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Tackling the Substitute Teacher Shortage

Sub Shortage-1.JPG

Illinois schools have to cover more than 16,000 teacher absences every week and the state's substitute teacher shortage is exacerbating the problem, according to a survey of nearly 400 districts released on Tuesday. On any given school day, the findings showed, about 600 K-12 classrooms don't have a teacher to lead them.

The survey was conducted by the Illinois Association of Regional Superintendents of Schools. Chicago Public Schools, the state's largest district, did not participate in the survey.

Association president Jeff Vose called the survey results "sobering" and said that the state needs to find more ways to bolster the ranks of back-up teachers.

"Now that we know this is a significant problem in our schools, we need to work to make it easier for qualified people to become substitute teachers," he said in a statement, referring to the state's strict licensing requirements and costly licensing fees.

Earlier this month, the state took steps to address the substitute teacher shortage. On January 6, Governor Bruce Rauner signed legislation that aims to attract more candidates by allowing the state's board of education to grant licenses to teachers with comparable out-of-state qualifications. It also reduces substitute licensing fees from $200 to $150, enables those with four-year degrees in any subject to apply, and makes returning to the classroom part-time easier for retirees.

"Lifting these burdens will allow experienced educators quicker access to the classroom without compromising on quality," said Secretary of Education Beth Purvis in a press release.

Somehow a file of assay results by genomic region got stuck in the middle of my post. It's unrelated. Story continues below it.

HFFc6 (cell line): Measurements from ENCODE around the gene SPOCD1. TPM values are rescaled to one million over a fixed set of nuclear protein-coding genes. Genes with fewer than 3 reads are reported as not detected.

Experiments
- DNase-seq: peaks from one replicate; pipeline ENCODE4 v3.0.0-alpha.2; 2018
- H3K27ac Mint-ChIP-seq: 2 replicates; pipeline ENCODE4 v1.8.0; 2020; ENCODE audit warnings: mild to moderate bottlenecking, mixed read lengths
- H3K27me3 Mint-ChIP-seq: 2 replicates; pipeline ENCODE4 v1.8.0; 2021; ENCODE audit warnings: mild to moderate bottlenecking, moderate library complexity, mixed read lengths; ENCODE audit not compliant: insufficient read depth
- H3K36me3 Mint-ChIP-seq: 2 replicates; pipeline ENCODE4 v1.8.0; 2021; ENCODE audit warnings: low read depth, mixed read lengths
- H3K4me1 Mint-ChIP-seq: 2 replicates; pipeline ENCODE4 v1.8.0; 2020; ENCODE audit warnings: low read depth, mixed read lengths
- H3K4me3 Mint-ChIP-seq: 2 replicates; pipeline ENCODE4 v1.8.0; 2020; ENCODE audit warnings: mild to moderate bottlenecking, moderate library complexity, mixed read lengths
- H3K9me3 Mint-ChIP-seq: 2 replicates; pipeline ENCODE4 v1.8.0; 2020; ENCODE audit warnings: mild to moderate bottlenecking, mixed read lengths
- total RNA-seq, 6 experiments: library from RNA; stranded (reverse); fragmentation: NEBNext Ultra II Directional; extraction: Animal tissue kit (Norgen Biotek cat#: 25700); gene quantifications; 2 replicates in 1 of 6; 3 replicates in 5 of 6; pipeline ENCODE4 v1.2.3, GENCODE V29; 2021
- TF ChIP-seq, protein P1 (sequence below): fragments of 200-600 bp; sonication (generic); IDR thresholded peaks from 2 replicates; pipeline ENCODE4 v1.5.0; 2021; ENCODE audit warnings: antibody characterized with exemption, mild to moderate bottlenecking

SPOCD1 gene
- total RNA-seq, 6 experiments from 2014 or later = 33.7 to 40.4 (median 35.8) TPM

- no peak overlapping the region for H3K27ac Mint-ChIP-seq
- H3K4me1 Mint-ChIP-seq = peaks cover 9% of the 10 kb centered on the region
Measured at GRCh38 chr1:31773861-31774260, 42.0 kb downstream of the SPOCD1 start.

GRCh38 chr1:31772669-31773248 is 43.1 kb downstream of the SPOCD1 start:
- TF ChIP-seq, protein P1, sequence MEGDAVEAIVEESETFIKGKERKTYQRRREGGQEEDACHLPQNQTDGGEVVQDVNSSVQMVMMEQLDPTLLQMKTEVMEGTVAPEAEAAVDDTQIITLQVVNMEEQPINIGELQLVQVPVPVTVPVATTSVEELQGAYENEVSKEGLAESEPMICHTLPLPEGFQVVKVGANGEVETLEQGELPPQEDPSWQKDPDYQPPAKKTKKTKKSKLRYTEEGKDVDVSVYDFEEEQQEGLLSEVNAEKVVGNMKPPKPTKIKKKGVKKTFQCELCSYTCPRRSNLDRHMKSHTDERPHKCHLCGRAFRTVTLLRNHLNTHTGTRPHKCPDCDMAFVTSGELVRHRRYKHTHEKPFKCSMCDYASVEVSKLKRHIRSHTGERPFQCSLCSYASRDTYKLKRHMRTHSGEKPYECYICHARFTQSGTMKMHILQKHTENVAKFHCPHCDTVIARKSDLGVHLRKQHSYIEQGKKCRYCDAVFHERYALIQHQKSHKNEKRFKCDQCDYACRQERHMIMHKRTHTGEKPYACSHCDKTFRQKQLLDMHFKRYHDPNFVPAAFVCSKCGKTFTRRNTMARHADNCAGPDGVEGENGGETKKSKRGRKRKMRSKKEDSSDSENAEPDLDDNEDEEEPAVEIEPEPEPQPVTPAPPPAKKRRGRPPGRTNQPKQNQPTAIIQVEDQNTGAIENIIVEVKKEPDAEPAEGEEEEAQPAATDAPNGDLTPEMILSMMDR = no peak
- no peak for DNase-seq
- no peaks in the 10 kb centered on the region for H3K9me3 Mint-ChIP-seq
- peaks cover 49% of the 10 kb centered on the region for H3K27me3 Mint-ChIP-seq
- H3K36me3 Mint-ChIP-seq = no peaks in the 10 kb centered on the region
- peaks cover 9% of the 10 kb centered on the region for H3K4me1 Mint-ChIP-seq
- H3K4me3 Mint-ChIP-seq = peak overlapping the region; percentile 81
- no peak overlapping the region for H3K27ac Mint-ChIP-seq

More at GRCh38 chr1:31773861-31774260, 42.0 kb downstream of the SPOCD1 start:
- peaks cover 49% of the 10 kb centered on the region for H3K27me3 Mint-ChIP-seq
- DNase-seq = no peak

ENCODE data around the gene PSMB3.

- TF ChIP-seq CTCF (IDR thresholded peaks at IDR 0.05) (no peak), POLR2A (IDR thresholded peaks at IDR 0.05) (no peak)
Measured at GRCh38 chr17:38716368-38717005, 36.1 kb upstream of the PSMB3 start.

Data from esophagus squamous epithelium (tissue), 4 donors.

Of course, Illinois is not alone in its efforts to tackle the substitute teacher shortage. This week I wrote about the nationwide sub shortage and the extraordinary efforts in several districts to enlist teachers who could lead a classroom at a moment's notice. Some districts are outsourcing the recruitment of subs to staffing agencies that can work on tackling the problem year-round. Agencies like EDUStaff in Michigan and Source4Teachers in Pennsylvania are advertising on highway billboards. Source4Teachers takes outdoor advertising a step further with ads on bus shelters and on the buses themselves.

My article, however, doesn't touch upon the effects of substitute shortages on schools, though the stress on schools came through in the reporting. Some schools report that full-time teachers can't take time off to do their required professional development. Others report calling on support staff to cover for absent teachers. Principals often have to step in, too.

The principal of Marvine Elementary in Bethlehem, Pa., Karen Gomez, calls on her support staff (reading specialists and teachers of special education and English learners) when a teacher is out sick.  Regardless of who she chooses, 35 kids aren't getting the small-group help they need.

"The support teacher prepared lessons for her students that she can no longer teach," said Gomez. "Instead she has to study a lesson plan another teacher left behind. The students most in need of help stay in their regular classroom and don't get specialized instruction. Everybody loses."

Gomez says the Substitute Staffing Service, another agency that provides back-up teachers to Pennsylvania school districts, appears to be working out. Last year at Marvine, there was no substitute to cover classes 40 percent of the time a teacher was absent. The result was that every one of the support staff had to be pulled seven times each. So far this year, each of the support teachers has been pulled to cover an absent teacher's class only twice.

Principal Gomez employs another strategy that has proven effective. Whenever she hears from classroom teachers that a substitute followed through with lesson plans and did a good job of managing the class, she lets that sub know. "I say, 'I understand you did a great job. Please come back. We would love to have you.'"

Photo: Illinois Association of Regional Superintendents of Schools

 

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